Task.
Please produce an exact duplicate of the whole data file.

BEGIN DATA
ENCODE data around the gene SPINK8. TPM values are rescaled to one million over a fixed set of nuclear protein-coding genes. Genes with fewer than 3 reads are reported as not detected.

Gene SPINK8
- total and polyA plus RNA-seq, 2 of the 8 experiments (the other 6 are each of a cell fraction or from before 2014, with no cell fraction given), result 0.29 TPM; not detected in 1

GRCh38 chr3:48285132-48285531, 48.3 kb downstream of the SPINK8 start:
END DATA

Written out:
ENCODE data around the gene SPINK8. TPM values are rescaled to one million over a fixed set of nuclear protein-coding genes. Genes with fewer than 3 reads are reported as not detected.

Gene SPINK8
- total and polyA plus RNA-seq, 2 of the 8 experiments (the other 6 are each of a cell fraction or from before 2014, with no cell fraction given), result 0.29 TPM; not detected in 1

GRCh38 chr3:48285132-48285531, 48.3 kb downstream of the SPINK8 start: